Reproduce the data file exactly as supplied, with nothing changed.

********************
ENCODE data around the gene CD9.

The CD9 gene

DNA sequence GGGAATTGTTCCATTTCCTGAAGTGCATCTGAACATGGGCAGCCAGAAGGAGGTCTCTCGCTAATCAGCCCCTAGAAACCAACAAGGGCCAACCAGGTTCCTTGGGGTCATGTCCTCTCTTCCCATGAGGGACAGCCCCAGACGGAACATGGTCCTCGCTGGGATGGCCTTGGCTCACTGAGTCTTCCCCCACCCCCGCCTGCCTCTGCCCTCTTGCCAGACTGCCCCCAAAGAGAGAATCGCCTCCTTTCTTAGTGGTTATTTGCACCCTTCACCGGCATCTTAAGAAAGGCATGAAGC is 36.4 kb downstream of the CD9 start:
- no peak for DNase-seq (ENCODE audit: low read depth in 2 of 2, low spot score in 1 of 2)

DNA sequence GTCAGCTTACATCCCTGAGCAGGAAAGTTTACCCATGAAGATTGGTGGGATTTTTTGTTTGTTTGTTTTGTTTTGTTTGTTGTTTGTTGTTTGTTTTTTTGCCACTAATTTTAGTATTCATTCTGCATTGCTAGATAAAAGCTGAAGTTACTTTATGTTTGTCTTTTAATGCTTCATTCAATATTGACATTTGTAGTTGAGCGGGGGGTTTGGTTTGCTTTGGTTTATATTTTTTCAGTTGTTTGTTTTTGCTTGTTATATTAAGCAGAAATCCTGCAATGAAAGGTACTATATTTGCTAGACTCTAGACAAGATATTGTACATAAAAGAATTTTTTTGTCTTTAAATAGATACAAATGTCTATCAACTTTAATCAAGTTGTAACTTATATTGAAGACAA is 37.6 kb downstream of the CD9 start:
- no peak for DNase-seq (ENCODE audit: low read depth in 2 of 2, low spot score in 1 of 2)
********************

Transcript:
ENCODE data around the gene CD9.

The CD9 gene

DNA sequence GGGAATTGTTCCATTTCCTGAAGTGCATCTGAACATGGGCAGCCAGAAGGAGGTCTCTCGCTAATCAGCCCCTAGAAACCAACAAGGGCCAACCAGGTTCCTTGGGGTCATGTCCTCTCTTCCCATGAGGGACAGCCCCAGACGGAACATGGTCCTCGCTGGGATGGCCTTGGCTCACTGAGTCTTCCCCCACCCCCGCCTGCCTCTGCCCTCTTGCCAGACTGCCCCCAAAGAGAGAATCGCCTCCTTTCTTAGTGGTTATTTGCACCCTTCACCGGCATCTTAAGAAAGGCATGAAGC is 36.4 kb downstream of the CD9 start:
- no peak for DNase-seq (ENCODE audit: low read depth in 2 of 2, low spot score in 1 of 2)

DNA sequence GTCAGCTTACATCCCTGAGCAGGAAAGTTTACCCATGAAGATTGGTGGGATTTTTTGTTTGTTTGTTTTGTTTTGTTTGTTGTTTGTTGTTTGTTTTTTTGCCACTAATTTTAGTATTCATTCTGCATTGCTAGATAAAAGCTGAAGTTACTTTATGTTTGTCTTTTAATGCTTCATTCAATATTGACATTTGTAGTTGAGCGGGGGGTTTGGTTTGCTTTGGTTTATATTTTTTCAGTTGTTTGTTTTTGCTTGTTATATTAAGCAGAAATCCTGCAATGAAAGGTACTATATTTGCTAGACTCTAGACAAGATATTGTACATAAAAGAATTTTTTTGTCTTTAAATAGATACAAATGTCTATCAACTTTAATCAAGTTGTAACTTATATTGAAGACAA is 37.6 kb downstream of the CD9 start:
- no peak for DNase-seq (ENCODE audit: low read depth in 2 of 2, low spot score in 1 of 2)